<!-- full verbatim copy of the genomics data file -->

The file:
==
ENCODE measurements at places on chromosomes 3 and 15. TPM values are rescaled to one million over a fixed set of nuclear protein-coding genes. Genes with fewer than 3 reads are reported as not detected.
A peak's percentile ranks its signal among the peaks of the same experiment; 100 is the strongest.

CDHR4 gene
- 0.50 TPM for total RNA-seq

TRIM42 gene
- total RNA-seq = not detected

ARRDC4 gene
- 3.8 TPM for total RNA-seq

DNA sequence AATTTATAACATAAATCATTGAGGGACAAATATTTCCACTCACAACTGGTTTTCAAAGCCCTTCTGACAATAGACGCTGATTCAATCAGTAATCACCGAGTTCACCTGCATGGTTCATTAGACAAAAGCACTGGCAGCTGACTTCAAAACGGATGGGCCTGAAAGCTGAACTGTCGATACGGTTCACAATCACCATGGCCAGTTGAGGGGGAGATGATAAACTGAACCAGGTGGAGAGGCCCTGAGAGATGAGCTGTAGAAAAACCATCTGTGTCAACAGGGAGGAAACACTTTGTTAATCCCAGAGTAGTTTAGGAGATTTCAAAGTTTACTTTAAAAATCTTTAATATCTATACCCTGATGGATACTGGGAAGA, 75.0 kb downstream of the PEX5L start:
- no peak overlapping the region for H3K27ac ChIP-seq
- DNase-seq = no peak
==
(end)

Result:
ENCODE measurements at places on chromosomes 3 and 15. TPM values are rescaled to one million over a fixed set of nuclear protein-coding genes. Genes with fewer than 3 reads are reported as not detected.
A peak's percentile ranks its signal among the peaks of the same experiment; 100 is the strongest.

CDHR4 gene
- 0.50 TPM for total RNA-seq

TRIM42 gene
- total RNA-seq = not detected

ARRDC4 gene
- 3.8 TPM for total RNA-seq

DNA sequence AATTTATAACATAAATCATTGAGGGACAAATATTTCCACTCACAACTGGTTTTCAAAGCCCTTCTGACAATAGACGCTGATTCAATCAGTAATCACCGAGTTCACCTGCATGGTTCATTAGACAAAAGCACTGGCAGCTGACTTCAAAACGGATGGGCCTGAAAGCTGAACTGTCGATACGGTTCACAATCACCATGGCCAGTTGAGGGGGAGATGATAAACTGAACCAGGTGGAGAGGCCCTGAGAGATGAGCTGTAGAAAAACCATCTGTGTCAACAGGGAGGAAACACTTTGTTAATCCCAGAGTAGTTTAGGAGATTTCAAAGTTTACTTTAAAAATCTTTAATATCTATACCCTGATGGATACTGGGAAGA, 75.0 kb downstream of the PEX5L start:
- no peak overlapping the region for H3K27ac ChIP-seq
- DNase-seq = no peak